This curriculum recognises that all children are unique and therefore it supports holistic development by keeping the developmental needs of children at the forefront of practice.
The key principles essential for holistic and meaningful learning for all children start with skilful, observant and interested adults, who provide authentic and engaging experiences in effective, exciting environments. You may hear these referred to as the ‘three enablers’.
These are aspects of practice everyone should recognise and strive to achieve. They are:
- Enabling adults – your role is integral to the progress of all children and is particularly significant in this period of early learning
- Engaging experiences – the experiences you offer in the early years should be hands‑on, purposeful and meaningful to the child
- Effective environments – the environment you create in your setting, indoors and outdoors, should be central to children’s authentic experiences.
The interactions we have with children (as enabling adults), the learning experiences we provide for them and the environments in which this learning takes place all contribute towards the development within and across the five developmental pathways.
This effective practice of enabling adults, engaging experiences and effective environments should be familiar to you, as the new curriculum builds on previous effective practice. However, it may take some time to get used to the new terminology and be able to make the links between the new curriculum and existing practice.
You may have previously discussed the ‘role of the adult’ or ‘supporting adults’ within your settings. This practice would now fall under ‘enabling adults’. When planning ‘engaging experiences’, you may notice the shift within this curriculum away from ‘focused tasks’ and outcome-driven planned activities towards planning experiences through play that are authentic, purposeful and offer children the chance to revisit and consolidate their learning. Designing an effective environment may have been previously described as your ‘continuous provision’, your ‘areas’ or ‘spaces’.
You can demonstrate the role of an enabling adult by:
- Creating emotionally safe environments that support children to begin to express their feelings and behaviours in positive ways
- Modelling a joyful approach to learning
- Encouraging and supporting children’s natural curiosity
- Making best use of the teachable moments that occur naturally through play and everyday activities
- Making strong connections with the children’s home and community
- Strengthening the children’s sense of belonging by embracing both past and present experiences
- Being consistent in providing care and modelling compassion and kindness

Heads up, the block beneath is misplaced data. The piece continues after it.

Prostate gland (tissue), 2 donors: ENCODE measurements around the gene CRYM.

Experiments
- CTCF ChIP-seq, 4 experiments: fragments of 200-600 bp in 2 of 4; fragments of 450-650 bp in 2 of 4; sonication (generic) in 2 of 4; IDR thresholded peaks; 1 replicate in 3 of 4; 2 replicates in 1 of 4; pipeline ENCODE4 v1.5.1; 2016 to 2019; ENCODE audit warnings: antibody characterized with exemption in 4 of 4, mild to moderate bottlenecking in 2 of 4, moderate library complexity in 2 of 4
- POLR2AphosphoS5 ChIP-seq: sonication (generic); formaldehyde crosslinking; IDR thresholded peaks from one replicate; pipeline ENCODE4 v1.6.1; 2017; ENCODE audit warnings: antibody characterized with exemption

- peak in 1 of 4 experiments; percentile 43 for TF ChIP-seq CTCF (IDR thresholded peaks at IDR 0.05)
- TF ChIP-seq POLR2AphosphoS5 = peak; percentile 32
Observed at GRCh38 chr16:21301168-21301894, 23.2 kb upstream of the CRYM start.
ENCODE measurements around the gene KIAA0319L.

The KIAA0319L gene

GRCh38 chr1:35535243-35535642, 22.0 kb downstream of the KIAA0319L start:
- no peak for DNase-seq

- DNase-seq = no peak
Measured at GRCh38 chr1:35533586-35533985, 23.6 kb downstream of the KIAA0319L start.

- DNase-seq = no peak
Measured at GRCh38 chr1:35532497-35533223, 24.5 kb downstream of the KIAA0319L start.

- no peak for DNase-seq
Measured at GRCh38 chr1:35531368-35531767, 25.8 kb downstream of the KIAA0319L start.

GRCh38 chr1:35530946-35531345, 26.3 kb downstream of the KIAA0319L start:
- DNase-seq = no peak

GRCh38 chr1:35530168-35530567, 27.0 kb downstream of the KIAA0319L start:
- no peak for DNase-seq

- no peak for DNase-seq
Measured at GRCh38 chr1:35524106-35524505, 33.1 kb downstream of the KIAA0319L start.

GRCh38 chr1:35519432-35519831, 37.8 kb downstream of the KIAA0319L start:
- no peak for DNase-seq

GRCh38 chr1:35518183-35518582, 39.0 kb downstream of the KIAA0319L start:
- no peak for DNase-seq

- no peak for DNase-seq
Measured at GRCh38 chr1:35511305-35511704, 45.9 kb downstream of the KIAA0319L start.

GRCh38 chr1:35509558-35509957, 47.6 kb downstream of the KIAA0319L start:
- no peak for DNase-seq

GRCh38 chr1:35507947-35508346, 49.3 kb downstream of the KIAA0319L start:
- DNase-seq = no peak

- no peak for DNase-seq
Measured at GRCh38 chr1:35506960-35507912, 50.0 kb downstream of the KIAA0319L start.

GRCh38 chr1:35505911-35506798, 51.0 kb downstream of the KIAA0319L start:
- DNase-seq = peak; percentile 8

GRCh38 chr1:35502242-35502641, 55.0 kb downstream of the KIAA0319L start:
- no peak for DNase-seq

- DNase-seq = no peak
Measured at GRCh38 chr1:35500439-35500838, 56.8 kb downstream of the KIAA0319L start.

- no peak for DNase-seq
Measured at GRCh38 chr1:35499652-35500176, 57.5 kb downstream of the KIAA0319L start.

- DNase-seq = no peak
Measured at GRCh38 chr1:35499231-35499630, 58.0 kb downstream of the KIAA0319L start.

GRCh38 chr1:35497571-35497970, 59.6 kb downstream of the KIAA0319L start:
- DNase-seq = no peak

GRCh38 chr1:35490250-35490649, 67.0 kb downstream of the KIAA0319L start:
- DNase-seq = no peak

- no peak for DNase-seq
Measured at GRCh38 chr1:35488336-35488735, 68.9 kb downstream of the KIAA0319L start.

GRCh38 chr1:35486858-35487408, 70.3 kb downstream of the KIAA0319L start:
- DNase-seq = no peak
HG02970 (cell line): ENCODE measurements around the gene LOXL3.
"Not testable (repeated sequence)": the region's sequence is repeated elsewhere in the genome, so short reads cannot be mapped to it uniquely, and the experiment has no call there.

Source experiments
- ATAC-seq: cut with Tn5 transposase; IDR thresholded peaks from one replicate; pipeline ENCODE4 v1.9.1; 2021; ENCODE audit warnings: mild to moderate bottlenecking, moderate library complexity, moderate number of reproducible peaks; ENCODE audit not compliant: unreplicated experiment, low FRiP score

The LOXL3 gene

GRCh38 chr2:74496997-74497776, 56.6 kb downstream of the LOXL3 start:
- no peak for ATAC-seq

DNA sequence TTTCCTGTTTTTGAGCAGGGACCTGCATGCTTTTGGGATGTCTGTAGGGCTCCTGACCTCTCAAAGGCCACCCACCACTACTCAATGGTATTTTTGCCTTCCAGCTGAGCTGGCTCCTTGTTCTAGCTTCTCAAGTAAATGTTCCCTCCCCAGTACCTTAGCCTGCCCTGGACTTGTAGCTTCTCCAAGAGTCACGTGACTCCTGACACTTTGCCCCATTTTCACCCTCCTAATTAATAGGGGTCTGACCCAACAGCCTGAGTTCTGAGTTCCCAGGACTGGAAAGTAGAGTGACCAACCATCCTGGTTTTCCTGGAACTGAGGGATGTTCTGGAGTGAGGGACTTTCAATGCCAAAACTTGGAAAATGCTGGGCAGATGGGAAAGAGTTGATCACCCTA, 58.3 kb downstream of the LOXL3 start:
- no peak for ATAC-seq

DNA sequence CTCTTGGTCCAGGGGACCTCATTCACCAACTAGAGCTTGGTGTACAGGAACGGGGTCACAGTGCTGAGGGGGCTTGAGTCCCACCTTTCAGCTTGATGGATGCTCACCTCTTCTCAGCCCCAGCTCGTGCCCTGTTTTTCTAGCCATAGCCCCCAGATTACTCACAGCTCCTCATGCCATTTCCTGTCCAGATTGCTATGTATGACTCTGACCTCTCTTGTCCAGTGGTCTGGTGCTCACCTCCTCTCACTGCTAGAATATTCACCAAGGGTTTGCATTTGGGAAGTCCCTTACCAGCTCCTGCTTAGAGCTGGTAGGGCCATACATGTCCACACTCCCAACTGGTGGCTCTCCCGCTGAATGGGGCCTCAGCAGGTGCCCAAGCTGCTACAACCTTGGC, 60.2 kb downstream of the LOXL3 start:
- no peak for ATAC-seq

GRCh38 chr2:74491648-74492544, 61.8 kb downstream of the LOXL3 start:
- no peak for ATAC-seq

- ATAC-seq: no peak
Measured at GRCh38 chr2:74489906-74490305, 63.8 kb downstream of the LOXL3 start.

- Demonstrating respect for children, by supporting the decisions and choices they make
- Supporting children sensitively to cope with uncertainty and change
- Preparing children to manage transitions and changes in their daily routines
- Making effective cross-curricular connections to deliver a broad and balanced curriculum that uses children’s previous knowledge and experiences as well as what fascinates them now
- Refining planning and the quality of provision, making regular changes to adapt to the needs of all children.
Engaging experiences should:
- Hands-on, purposeful and meaningful to the child
- Encourage independence
- Offer risk, challenge and opportunities to experience success
- Be linked to real-life contexts
- Engage children in deep levels of involvement
- Allow for long periods of uninterrupted active learning
- Include both the indoor and outdoor environments
- Help children make connections between different learning experiences, revisit experiences and consolidate their learning
- Support children to experiment with a range of mark-making instruments and materials
- Encourage the use of simple mathematical vocabulary
- Provide opportunities for children to explore and experiment with digital technology
- Promote physical activity
- Develop social and communication skills
- Value bilingualism and the diversity of culture and languages in Wales
- Be multi-sensory, allowing children to respond to and be inspired by the creativity of others.
Download our factsheets here:
Effective environments should:
- Be central to children’s authentic experiences in both the indoors and outdoors
- Allow for exploration which will help children to develop a sense of belonging and an appreciation of the world around them
- Incorporate both the emotional climate of the setting as well as the physical spaces
- Be welcoming and promote a strong Welsh ethos
- Be communication rich
- Facilitate concept development
- Allow for the development of both fine and gross motor skills
- Provide frequent opportunities for practice and rehearsal so that taught skills can be embedded in a range of different contexts
Enabling learning webinar series
NDNA Cymru teamed up with early years teachers Emma Matthews and Marie Ellis-Jones of Little Stars Nursery, part of the Welsh Government Co-construction Group for Curriculum Reform in Early Years, for this webinar on enabling learning.
- ‘Understanding Curriculum for Wales and the development of a curriculum for funded non-maintained nursery settings’ – module on Hwb, Unit 3.
Sustained Shared Thinking webinar:
NDNA Cymru teamed up with the University of Wales Trinity Saint David to develop and deliver a webinar on Sustained Shared Thinking and its use within the early years with links to the three ‘enablers’.